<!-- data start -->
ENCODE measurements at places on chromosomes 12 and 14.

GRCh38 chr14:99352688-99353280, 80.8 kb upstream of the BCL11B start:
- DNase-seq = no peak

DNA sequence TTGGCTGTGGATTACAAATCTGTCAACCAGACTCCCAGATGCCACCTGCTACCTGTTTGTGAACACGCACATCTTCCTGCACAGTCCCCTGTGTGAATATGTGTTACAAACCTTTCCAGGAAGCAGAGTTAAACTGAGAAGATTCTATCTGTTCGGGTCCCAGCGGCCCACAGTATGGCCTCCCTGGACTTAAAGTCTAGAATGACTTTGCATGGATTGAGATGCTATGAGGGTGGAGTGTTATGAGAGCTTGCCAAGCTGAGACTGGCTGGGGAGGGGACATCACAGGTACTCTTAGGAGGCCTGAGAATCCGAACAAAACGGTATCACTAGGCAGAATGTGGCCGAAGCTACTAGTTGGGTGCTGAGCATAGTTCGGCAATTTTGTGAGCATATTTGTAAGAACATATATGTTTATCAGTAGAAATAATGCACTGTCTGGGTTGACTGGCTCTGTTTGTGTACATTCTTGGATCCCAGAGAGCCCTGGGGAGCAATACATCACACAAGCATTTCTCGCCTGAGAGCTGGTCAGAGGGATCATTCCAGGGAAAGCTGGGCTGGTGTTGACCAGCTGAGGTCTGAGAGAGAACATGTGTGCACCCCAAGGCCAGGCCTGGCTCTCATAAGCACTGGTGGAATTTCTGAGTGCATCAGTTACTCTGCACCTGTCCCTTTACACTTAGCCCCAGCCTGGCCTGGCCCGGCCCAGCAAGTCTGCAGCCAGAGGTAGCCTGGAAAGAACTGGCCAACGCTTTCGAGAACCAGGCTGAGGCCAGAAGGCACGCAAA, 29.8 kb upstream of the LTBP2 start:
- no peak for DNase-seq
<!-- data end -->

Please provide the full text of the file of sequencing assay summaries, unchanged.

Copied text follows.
ENCODE measurements at places on chromosomes 12 and 14.

GRCh38 chr14:99352688-99353280, 80.8 kb upstream of the BCL11B start:
- DNase-seq = no peak

DNA sequence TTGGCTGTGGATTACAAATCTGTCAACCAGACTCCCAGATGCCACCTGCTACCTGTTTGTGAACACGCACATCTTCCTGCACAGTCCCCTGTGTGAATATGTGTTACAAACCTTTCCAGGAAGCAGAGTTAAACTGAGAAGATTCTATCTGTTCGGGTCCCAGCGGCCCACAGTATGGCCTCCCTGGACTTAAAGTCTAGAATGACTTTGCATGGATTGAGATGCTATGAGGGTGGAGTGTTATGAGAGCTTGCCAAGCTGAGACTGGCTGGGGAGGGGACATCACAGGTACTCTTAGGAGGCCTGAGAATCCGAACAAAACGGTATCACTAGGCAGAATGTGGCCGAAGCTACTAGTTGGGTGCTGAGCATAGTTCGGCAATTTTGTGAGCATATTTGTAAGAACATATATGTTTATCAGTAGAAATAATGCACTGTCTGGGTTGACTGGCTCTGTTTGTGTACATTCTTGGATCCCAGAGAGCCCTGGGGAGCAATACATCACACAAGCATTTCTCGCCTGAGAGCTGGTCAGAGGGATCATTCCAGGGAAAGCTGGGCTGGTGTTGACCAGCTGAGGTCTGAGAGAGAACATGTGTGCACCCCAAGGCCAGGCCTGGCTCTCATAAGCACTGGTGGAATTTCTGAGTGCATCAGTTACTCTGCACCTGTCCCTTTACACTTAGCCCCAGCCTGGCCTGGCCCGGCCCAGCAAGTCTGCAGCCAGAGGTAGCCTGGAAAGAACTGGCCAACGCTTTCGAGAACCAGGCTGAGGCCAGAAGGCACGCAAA, 29.8 kb upstream of the LTBP2 start:
- no peak for DNase-seq